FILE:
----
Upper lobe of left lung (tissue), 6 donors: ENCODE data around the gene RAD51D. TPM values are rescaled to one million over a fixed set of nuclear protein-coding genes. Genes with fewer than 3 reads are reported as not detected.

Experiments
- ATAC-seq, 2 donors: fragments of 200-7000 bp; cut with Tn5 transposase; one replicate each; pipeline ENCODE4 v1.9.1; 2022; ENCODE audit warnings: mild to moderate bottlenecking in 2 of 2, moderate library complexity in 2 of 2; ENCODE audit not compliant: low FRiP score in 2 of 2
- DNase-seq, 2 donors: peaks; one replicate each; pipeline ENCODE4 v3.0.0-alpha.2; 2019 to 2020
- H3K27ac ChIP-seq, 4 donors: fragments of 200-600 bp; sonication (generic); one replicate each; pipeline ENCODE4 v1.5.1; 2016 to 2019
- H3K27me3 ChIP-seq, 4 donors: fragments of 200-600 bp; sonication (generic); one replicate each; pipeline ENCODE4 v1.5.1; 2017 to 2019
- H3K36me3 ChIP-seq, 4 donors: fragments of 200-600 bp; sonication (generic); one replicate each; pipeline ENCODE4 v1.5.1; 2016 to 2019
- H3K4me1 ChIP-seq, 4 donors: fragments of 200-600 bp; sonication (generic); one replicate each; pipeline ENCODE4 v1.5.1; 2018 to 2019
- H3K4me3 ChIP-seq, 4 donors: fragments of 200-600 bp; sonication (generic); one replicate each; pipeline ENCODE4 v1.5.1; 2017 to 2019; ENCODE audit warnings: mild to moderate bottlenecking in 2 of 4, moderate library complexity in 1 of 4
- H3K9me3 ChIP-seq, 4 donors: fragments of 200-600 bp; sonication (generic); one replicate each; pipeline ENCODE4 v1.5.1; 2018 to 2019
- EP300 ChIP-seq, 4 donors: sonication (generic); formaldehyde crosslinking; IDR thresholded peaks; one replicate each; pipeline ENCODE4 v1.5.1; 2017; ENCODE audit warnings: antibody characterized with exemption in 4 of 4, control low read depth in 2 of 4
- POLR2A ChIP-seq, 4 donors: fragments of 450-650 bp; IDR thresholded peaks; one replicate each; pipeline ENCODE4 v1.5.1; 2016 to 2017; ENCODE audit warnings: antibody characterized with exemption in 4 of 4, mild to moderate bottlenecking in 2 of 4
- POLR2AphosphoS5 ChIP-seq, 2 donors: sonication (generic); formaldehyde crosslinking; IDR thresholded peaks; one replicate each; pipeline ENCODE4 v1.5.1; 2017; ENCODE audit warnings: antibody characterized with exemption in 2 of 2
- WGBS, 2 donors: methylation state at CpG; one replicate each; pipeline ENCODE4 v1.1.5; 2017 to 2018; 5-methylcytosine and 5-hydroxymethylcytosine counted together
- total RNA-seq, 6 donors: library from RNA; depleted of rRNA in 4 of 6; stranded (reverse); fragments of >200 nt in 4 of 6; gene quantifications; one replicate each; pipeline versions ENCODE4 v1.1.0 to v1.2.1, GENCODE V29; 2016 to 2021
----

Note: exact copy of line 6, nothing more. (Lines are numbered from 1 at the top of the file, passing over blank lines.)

- H3K27me3 ChIP-seq, 4 donors: fragments of 200-600 bp; sonication (generic); one replicate each; pipeline ENCODE4 v1.5.1; 2017 to 2019